Major General Boag CBE, General Officer Commanding Support Command, speaks to Army Cadet Magazine (May 2012)
Major General Colin Boag CBE graduated from Sandhurst in 1983 and has enjoyed a varied and successful Army career ever since. In April 2011 he took up his current appointment as the commander of the new Support Command in Aldershot with responsibility for delivering support to Army personnel across the UK. On April 2, 2012 Cadets Branch moved functionally to Support Command. Army Cadet met Major General Boag to ask about his first impressions of the ACF.
He started by confessing that he had never been a cadet himself and had had no dealings with cadets in his Army career to date. However, knowing that he was soon to have cadets amongst his responsibilities, he set about remedying this and has seen more cadets in the last six months than he had in the preceding 25 years. He has been hugely impressed by what he has seen so far, calling both the cadets and the adult volunteers “inspirational”.
“I consider it a very serious and important part of my job,” he said, going on to explain how the work of the ACF touches on much that Support Command does. Firstly it is at the forefront of the Army’s community engagement effort, helping the Army remain connected with the society that it serves and from where it draws its soldiers and officers. It showcases the Army to the population at large.
It also very much supports the Government’s drive to improve the opportunities for young people, “I would even go so far as to say the ACF is the model of how the Government should be working with young people,” he added.
The ACF instils the Army’s Values and Standards in tens of thousands of young people every year and the Army is obviously delighted with any that choose to go on to follow a military career. However, Major General Boag is clear that it also benefits greatly from those who do not join up. “Those excellent young men and women take with them an understanding and appreciation of the Army, its role and the range of tasks it undertakes at home and overseas. The Army needs the support of the taxpayer to continue to fulfil its role and tens of thousands of the UK’s future tax payers are currently in the ACF.”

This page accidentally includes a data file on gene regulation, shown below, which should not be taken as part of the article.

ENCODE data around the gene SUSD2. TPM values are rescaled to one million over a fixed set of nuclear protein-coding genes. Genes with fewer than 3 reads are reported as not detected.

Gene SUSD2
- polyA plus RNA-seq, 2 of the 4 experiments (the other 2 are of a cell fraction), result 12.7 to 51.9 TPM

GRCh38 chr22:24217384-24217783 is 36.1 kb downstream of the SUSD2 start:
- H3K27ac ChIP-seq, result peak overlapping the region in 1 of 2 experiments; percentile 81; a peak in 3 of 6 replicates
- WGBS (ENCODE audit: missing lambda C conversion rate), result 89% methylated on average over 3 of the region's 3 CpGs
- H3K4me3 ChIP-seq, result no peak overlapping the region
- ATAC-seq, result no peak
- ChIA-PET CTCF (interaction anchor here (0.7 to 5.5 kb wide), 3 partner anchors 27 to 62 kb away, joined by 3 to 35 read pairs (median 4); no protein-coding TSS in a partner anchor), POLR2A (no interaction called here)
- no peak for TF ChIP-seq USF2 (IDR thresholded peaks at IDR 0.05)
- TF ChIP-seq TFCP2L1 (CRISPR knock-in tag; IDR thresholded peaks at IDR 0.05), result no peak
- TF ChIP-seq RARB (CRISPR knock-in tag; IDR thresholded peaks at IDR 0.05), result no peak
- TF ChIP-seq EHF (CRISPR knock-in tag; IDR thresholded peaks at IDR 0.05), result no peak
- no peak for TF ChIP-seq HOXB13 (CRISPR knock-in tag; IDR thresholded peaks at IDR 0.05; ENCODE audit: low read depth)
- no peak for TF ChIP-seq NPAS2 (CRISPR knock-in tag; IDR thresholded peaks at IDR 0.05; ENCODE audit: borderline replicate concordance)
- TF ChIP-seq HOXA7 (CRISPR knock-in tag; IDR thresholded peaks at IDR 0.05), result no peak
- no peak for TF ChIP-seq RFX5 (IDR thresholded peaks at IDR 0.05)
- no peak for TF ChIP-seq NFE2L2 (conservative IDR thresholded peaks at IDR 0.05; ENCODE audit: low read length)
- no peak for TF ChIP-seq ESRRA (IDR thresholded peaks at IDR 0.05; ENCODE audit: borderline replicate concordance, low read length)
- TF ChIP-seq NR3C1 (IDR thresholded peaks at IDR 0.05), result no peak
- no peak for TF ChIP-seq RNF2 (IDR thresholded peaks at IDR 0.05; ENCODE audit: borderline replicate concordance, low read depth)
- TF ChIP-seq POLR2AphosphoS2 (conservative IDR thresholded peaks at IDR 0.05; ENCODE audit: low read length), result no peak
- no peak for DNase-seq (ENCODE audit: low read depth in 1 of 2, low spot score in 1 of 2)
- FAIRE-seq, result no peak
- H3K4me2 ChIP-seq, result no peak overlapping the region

Throughout Brigadier James Plastow’s Youth Engagement Review, the Army was categorical about its desire to retain close connection and involvement with the ACF. Major General Boag explained that he intends to ensure the Chain of Command going down from him, through the Brigades down to ACF Commandants, is both understood and strengthened. He sees nothing but opportunities for the ACF with its move to Support Command. He intends to improve awareness of the ACF across the Army, hoping that in future no one will have the same experience as him: a 29-year Army career that has no connection with cadets. Through this he aims to engender more support from the Army – everything from making any appropriate redundant Army kit available to the ACF more easily to encouraging members of the Army’s sports teams to take an active interest in cadet sport.
Recognising the enormous value of the cadet experience, he wants to improve it even further. Part of this means ensuring the right people are around the movement. He considers people like the highly skilled adventurous training staff at CCAT in Capel Curig as being key to the future success of the ACF. He also wants to help tackle the shortfall of adult volunteers, and especially officers, by exploring mechanisms that will assist in targeting former Army personnel who are now settled in the community, in civilian jobs, and find themselves missing the camaraderie of their military days. “While becoming an adult volunteer in the ACF is demanding, it also presents opportunities for personal development and gaining valuable vocation qualifications. Maybe we need to make more of that,” he argued.
“In short, in the ACF I see nothing but goodness; nothing but opportunity. I am hugely excited to become involved with the ACF at this stage in its history and look forward to helping it evolve and strengthen in the time to come, ” he concluded.